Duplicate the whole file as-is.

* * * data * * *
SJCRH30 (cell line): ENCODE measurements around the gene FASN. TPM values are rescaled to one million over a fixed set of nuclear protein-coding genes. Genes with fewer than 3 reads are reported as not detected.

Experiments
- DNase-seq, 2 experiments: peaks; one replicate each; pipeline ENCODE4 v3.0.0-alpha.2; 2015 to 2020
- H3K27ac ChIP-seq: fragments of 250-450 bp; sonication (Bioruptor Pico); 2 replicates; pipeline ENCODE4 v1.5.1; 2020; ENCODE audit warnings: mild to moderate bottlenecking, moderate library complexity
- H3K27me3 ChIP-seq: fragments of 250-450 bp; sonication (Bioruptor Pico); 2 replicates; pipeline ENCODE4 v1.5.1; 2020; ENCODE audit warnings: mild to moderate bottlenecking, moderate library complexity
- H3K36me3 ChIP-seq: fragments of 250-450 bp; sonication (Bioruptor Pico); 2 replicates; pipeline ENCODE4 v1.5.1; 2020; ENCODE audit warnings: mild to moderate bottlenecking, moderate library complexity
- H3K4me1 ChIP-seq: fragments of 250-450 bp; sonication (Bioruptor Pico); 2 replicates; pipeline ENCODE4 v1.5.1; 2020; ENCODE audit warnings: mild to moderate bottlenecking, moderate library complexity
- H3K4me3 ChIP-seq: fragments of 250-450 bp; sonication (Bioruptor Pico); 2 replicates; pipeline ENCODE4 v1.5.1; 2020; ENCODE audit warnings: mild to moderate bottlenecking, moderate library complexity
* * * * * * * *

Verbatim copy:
SJCRH30 (cell line): ENCODE measurements around the gene FASN. TPM values are rescaled to one million over a fixed set of nuclear protein-coding genes. Genes with fewer than 3 reads are reported as not detected.

Experiments
- DNase-seq, 2 experiments: peaks; one replicate each; pipeline ENCODE4 v3.0.0-alpha.2; 2015 to 2020
- H3K27ac ChIP-seq: fragments of 250-450 bp; sonication (Bioruptor Pico); 2 replicates; pipeline ENCODE4 v1.5.1; 2020; ENCODE audit warnings: mild to moderate bottlenecking, moderate library complexity
- H3K27me3 ChIP-seq: fragments of 250-450 bp; sonication (Bioruptor Pico); 2 replicates; pipeline ENCODE4 v1.5.1; 2020; ENCODE audit warnings: mild to moderate bottlenecking, moderate library complexity
- H3K36me3 ChIP-seq: fragments of 250-450 bp; sonication (Bioruptor Pico); 2 replicates; pipeline ENCODE4 v1.5.1; 2020; ENCODE audit warnings: mild to moderate bottlenecking, moderate library complexity
- H3K4me1 ChIP-seq: fragments of 250-450 bp; sonication (Bioruptor Pico); 2 replicates; pipeline ENCODE4 v1.5.1; 2020; ENCODE audit warnings: mild to moderate bottlenecking, moderate library complexity
- H3K4me3 ChIP-seq: fragments of 250-450 bp; sonication (Bioruptor Pico); 2 replicates; pipeline ENCODE4 v1.5.1; 2020; ENCODE audit warnings: mild to moderate bottlenecking, moderate library complexity